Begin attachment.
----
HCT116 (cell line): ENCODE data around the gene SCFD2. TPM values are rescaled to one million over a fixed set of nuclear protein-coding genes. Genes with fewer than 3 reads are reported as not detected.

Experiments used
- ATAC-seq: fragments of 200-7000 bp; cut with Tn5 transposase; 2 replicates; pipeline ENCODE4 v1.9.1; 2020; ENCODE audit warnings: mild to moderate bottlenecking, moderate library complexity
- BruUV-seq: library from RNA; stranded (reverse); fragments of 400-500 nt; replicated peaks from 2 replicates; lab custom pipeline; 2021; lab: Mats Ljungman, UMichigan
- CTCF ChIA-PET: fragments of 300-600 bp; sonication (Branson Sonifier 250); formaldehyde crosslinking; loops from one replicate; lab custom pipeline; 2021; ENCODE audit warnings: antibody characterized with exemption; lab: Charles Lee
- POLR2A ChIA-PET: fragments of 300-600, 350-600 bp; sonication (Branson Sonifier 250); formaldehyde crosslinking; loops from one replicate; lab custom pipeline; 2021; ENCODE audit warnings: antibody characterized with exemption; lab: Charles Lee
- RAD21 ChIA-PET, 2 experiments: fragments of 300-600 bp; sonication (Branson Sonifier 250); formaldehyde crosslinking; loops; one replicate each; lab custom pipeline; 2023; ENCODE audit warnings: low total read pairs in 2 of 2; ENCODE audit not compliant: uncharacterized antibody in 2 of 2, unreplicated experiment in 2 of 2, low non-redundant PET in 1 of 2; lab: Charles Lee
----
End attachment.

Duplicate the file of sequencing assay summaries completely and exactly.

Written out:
HCT116 (cell line): ENCODE data around the gene SCFD2. TPM values are rescaled to one million over a fixed set of nuclear protein-coding genes. Genes with fewer than 3 reads are reported as not detected.

Experiments used
- ATAC-seq: fragments of 200-7000 bp; cut with Tn5 transposase; 2 replicates; pipeline ENCODE4 v1.9.1; 2020; ENCODE audit warnings: mild to moderate bottlenecking, moderate library complexity
- BruUV-seq: library from RNA; stranded (reverse); fragments of 400-500 nt; replicated peaks from 2 replicates; lab custom pipeline; 2021; lab: Mats Ljungman, UMichigan
- CTCF ChIA-PET: fragments of 300-600 bp; sonication (Branson Sonifier 250); formaldehyde crosslinking; loops from one replicate; lab custom pipeline; 2021; ENCODE audit warnings: antibody characterized with exemption; lab: Charles Lee
- POLR2A ChIA-PET: fragments of 300-600, 350-600 bp; sonication (Branson Sonifier 250); formaldehyde crosslinking; loops from one replicate; lab custom pipeline; 2021; ENCODE audit warnings: antibody characterized with exemption; lab: Charles Lee
- RAD21 ChIA-PET, 2 experiments: fragments of 300-600 bp; sonication (Branson Sonifier 250); formaldehyde crosslinking; loops; one replicate each; lab custom pipeline; 2023; ENCODE audit warnings: low total read pairs in 2 of 2; ENCODE audit not compliant: uncharacterized antibody in 2 of 2, unreplicated experiment in 2 of 2, low non-redundant PET in 1 of 2; lab: Charles Lee